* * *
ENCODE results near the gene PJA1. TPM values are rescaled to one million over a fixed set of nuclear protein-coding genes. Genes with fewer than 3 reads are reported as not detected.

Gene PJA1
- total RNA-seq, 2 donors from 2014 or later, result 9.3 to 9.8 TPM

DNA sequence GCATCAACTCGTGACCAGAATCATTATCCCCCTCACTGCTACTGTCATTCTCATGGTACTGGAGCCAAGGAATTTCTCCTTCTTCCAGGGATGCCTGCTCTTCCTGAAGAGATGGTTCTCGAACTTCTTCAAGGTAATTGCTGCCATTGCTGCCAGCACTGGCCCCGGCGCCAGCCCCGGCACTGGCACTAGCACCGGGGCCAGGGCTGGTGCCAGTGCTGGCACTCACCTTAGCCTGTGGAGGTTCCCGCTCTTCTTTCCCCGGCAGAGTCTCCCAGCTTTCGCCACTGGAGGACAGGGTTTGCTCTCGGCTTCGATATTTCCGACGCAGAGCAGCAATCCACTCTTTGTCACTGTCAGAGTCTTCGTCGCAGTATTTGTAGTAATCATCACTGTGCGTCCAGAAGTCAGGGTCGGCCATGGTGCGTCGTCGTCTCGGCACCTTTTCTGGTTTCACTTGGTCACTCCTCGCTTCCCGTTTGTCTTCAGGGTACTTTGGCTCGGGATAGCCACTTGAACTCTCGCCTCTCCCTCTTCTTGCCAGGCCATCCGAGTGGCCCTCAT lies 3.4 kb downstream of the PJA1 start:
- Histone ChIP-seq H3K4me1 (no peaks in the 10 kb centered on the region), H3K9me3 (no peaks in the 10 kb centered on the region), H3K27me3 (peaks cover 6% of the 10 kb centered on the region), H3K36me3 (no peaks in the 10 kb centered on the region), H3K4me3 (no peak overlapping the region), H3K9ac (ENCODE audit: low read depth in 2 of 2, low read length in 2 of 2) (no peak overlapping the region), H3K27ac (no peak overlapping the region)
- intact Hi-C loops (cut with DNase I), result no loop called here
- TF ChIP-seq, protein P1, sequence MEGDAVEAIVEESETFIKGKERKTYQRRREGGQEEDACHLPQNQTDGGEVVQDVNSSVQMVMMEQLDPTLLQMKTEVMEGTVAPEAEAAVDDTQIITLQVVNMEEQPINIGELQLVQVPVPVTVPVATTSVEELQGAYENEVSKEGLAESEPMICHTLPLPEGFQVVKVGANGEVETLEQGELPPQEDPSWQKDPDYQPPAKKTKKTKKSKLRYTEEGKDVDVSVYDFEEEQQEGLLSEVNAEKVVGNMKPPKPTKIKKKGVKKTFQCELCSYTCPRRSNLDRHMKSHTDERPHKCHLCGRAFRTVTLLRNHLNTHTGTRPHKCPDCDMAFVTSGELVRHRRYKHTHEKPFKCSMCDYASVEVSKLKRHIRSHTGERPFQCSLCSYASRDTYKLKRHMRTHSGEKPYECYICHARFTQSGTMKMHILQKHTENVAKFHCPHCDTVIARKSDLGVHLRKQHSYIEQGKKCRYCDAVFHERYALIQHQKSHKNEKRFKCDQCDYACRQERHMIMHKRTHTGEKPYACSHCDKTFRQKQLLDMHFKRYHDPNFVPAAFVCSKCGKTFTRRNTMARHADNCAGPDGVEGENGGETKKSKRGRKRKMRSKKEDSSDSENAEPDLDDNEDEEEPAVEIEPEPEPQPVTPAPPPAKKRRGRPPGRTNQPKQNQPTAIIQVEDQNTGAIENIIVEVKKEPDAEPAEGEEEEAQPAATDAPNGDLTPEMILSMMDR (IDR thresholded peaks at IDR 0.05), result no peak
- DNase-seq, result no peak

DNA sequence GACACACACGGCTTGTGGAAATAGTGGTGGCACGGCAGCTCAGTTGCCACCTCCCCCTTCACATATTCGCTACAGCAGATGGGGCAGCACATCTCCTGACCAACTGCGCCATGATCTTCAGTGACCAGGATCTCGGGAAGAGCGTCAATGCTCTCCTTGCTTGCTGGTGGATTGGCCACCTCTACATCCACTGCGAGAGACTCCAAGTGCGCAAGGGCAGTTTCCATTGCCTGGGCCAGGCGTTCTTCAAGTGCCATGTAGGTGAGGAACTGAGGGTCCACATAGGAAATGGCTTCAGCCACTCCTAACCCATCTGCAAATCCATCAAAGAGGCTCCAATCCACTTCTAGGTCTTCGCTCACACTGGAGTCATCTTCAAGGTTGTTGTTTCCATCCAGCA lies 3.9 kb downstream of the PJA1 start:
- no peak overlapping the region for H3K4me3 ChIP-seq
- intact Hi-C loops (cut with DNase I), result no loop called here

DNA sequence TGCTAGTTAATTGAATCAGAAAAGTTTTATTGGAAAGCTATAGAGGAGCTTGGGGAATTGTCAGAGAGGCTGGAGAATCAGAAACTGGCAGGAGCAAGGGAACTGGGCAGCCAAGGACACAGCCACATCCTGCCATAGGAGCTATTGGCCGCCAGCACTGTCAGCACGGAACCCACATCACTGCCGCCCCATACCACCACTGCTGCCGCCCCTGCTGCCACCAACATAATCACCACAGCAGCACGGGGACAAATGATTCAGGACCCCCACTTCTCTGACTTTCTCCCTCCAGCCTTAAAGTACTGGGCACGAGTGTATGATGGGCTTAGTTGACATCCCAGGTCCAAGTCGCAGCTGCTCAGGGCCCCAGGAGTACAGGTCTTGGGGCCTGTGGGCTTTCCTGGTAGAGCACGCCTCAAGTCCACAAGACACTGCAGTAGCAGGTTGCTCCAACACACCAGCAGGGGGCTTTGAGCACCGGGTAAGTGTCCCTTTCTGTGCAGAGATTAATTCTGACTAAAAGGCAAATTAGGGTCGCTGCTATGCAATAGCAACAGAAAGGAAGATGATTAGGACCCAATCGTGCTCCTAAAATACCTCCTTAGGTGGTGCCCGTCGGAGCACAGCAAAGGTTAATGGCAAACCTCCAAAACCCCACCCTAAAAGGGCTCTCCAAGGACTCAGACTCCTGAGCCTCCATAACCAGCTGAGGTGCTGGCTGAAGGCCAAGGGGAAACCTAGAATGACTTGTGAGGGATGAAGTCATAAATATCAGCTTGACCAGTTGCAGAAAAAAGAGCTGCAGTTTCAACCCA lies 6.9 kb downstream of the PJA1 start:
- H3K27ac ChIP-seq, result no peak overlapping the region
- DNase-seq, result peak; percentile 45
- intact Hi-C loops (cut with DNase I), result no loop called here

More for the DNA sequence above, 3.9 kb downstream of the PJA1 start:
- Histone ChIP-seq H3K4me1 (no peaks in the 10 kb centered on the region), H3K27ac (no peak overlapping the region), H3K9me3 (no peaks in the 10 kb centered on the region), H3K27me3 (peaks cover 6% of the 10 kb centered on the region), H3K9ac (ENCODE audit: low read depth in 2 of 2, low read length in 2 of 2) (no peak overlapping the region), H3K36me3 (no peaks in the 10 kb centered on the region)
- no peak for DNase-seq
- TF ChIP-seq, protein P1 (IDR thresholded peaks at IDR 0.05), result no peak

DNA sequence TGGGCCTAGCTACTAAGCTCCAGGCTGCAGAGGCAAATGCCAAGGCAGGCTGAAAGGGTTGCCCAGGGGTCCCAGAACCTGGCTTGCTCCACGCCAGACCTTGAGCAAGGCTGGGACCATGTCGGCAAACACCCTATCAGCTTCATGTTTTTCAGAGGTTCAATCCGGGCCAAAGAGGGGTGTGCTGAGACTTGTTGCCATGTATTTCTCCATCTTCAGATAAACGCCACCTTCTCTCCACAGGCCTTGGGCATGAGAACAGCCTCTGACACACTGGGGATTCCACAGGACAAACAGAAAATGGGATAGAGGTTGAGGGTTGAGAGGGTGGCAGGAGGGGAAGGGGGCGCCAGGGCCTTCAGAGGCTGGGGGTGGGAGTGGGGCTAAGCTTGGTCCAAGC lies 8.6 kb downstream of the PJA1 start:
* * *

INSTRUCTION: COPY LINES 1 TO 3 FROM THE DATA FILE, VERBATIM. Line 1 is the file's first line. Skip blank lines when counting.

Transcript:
ENCODE results near the gene PJA1. TPM values are rescaled to one million over a fixed set of nuclear protein-coding genes. Genes with fewer than 3 reads are reported as not detected.

Gene PJA1
- total RNA-seq, 2 donors from 2014 or later, result 9.3 to 9.8 TPM